“Just one minute.” How often do you hear or say that phrase in a day? While it may not seem like a long time, a lot happens in a minute. For example, UPS will deliver 11,319 packages, your heart will beat 60 to 100 times and you will blink about 15 to 20 times. Those may be interesting stats, but what is fascinating is the amount of data that is generated in one minute.
Take a minute to think about what you did this morning. If you are like most people, you woke up, looked at your smartphone, read emails, looked at social media, searched the internet and did a little online shopping. You may have already had a virtual meeting by now. Imagine all the data that has been generated by each of these events – in just one minute.
Domo, a cloud software company, recently released their ninth annual “Data Never Sleeps” infographic. This infographic highlighted consumer online behavior and actions across various platforms to calculate the amount of activity that occurs in just one minute, like the 12 million people that send iMessages, the 240 thousand photos that are shared on Facebook or the 6 million people that shopped online. It’s an exchange of data.
There has been much written about consumers and personal data, but what do broadcast radio listeners think about data and technology? It may be surprising to learn that 89% of radio listeners think that people place too much private information on the internet, and 86% of radio listeners feel the same way about social media. When it comes to their own information, only 61% of adults radio listeners are OK with companies sharing their product preferences as long as their identity is kept private. For those companies or brands that want to use a radio listener’s personal information to better understand products and services that they might want, companies and brands may want to take a moment. Only 29% of AM/FM radio listeners are agreeable to that, according to MRI-Simmons data.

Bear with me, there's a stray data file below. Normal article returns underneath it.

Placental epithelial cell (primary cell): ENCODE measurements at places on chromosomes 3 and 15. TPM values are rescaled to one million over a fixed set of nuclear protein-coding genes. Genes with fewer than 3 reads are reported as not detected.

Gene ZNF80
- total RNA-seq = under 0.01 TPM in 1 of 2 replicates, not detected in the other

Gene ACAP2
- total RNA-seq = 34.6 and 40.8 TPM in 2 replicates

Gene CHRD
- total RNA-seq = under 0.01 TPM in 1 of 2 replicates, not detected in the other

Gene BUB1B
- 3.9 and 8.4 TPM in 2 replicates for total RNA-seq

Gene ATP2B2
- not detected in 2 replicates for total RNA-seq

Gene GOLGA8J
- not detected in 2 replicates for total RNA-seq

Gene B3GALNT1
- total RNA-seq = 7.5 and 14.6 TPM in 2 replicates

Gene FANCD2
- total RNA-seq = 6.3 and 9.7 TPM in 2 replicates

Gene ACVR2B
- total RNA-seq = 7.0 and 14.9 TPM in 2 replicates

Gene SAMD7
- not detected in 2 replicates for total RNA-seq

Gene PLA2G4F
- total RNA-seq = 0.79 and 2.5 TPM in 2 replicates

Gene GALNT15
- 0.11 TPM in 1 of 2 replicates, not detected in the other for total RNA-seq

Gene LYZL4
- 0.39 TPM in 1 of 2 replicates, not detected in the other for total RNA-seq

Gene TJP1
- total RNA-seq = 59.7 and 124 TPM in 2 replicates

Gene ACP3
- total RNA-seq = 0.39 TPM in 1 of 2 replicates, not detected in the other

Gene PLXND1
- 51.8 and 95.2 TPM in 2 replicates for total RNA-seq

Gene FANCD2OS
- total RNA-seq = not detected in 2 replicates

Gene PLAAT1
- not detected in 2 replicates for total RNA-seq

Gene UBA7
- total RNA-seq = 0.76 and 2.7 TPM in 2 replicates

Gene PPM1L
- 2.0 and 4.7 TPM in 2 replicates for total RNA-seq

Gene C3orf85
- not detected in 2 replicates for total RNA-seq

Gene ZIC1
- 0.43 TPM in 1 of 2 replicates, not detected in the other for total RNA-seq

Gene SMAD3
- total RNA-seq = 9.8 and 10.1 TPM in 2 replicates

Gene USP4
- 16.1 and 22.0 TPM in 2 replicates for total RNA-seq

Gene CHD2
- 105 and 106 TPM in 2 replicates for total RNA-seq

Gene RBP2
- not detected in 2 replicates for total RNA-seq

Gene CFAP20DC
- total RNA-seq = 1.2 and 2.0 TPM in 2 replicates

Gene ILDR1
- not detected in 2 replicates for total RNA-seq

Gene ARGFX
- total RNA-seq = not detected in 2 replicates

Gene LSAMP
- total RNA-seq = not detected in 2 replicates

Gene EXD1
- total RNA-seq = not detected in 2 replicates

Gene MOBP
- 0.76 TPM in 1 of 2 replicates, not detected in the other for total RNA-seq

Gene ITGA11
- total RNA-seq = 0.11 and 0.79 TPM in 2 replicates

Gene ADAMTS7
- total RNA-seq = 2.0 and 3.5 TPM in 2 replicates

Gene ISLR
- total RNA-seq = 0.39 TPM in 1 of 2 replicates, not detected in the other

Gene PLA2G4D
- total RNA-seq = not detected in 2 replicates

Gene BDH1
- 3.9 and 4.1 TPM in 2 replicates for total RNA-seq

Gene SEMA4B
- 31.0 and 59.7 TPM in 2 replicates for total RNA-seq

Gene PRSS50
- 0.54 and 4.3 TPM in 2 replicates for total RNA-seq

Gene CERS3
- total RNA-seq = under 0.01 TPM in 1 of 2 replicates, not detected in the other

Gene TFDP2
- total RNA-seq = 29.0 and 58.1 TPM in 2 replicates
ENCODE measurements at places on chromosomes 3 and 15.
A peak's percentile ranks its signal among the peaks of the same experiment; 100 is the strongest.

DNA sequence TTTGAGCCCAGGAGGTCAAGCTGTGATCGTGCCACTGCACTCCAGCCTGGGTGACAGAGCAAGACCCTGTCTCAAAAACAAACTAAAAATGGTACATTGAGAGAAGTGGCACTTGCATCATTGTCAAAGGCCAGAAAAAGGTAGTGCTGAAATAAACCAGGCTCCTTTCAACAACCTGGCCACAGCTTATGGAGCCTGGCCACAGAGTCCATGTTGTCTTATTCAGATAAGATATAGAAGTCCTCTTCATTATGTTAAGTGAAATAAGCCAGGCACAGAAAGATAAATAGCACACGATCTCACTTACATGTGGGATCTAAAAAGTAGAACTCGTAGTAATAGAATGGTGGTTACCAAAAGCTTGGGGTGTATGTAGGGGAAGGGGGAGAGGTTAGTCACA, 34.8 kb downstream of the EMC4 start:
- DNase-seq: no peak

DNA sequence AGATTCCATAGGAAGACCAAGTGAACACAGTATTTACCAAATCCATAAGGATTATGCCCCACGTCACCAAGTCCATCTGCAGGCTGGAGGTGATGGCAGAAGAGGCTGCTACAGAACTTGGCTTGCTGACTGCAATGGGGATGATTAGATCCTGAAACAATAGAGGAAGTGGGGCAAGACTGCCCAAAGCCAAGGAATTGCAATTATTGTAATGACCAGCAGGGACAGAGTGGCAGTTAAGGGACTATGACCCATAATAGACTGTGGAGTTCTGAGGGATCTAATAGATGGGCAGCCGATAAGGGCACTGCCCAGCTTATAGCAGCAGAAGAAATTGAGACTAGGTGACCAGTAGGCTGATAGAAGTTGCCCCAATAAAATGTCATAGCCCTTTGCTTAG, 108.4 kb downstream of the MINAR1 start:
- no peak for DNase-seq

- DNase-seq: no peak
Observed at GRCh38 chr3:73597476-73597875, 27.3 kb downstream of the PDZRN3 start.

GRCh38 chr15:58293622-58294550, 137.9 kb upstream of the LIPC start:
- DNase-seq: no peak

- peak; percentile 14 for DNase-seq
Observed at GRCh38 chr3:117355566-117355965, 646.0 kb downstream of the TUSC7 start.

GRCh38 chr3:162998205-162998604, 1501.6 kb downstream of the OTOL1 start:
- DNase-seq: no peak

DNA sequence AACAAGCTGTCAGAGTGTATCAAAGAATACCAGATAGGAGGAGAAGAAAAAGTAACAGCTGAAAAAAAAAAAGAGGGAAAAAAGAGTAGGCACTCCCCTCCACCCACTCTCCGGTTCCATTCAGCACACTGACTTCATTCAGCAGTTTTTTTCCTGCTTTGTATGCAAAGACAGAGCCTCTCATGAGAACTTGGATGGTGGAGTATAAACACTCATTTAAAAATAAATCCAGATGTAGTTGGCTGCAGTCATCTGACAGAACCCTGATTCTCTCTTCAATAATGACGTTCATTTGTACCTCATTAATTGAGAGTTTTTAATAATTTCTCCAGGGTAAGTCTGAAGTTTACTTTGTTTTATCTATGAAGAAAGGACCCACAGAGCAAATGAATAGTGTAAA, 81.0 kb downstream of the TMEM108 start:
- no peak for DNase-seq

With broadcast radio, consumers are engaging with a human voice. They are being informed and entertained by the personalities they trust. They tune in to radio because the on-air personalities are like their friend. People listen to radio and engage in conversations with the personalities on those stations to exchange thoughts, opinions and sometimes, based on the topic, they share emotions. This interaction people have with radio takes place for more than just a minute. It takes place for hours.